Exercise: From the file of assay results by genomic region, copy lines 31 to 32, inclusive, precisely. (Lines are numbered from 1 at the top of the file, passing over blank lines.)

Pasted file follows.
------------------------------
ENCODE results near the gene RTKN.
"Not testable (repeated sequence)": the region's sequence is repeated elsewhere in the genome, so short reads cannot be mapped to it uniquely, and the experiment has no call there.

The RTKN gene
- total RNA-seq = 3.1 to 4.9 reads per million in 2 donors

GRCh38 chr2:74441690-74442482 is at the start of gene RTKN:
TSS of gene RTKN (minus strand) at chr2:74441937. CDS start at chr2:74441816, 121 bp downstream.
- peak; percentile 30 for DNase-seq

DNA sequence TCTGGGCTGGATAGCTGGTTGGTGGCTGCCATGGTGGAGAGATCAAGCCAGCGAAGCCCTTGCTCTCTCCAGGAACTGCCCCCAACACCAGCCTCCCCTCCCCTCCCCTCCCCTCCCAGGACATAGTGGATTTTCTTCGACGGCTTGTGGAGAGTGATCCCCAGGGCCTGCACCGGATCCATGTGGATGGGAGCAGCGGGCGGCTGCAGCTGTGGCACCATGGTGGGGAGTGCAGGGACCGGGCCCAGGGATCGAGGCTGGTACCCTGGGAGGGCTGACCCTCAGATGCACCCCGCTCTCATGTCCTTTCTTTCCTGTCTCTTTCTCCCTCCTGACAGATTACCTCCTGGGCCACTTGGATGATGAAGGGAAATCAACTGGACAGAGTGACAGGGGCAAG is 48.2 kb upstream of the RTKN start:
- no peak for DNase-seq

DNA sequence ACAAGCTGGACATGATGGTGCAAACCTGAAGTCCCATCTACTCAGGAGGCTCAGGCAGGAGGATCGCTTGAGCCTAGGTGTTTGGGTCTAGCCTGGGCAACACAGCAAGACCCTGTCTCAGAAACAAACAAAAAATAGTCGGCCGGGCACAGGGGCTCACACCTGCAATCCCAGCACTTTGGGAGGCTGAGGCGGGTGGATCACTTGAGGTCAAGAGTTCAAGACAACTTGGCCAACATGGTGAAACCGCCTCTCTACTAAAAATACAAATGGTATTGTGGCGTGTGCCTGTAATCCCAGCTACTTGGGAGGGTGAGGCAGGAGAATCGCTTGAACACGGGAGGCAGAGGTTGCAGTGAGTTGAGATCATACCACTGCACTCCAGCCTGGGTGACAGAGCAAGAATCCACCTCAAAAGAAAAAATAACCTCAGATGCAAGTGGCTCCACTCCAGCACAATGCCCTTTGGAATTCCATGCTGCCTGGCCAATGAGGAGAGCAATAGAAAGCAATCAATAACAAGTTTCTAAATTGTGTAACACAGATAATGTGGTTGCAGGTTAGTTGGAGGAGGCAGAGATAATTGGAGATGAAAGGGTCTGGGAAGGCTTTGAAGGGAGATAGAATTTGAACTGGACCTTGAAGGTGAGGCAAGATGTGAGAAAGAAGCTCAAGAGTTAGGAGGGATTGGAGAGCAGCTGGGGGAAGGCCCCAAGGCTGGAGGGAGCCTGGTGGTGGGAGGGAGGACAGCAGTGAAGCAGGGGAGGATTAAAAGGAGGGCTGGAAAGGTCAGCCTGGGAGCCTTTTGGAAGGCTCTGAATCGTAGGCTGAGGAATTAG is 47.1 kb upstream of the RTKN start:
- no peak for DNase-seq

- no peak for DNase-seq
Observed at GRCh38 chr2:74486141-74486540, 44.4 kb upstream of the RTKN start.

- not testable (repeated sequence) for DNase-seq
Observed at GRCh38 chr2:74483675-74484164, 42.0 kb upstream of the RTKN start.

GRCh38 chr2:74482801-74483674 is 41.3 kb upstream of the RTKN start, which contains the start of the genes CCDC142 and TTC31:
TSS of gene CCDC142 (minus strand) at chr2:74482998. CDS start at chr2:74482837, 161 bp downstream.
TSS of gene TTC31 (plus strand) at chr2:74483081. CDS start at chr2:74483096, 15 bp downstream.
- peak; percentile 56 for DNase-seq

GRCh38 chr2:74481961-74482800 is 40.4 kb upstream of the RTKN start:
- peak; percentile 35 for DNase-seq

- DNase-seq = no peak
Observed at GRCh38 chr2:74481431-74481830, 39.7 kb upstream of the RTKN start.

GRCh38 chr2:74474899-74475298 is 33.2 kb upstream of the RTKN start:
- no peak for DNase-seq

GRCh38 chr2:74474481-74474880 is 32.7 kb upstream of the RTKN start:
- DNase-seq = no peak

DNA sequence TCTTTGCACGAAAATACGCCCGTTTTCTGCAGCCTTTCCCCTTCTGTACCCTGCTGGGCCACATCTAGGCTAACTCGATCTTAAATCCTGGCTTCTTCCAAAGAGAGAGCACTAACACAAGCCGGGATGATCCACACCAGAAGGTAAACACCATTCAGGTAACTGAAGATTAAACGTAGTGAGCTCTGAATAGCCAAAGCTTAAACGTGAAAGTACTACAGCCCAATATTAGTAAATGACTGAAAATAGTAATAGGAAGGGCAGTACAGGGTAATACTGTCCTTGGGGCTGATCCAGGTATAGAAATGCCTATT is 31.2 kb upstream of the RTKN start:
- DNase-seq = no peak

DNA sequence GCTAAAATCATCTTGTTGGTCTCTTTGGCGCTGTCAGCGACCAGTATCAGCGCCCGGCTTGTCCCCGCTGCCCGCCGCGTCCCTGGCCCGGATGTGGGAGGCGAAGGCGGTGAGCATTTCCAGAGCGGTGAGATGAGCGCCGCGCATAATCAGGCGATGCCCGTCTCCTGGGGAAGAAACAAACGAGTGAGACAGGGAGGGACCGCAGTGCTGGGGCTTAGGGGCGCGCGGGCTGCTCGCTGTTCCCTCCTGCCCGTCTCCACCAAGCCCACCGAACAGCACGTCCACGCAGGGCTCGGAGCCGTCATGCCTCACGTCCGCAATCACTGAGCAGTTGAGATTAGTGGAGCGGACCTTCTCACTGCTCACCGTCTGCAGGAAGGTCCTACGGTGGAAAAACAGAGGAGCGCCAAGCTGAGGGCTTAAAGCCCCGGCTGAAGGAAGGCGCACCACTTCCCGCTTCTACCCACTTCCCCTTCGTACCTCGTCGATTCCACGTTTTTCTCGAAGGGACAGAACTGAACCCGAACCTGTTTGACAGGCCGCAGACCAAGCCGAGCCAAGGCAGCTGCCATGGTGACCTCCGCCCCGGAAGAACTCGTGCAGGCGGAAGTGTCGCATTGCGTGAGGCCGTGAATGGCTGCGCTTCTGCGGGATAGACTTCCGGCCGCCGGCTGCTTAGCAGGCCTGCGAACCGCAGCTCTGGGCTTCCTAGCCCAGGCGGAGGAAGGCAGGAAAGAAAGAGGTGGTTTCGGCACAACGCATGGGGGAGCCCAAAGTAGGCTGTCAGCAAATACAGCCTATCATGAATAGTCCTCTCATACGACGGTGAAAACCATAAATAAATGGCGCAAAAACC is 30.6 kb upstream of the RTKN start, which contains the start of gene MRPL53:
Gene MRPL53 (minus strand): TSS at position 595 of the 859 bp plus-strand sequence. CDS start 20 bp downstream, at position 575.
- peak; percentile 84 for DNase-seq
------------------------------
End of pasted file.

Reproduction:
Gene MRPL53 (minus strand): TSS at position 595 of the 859 bp plus-strand sequence. CDS start 20 bp downstream, at position 575.
- peak; percentile 84 for DNase-seq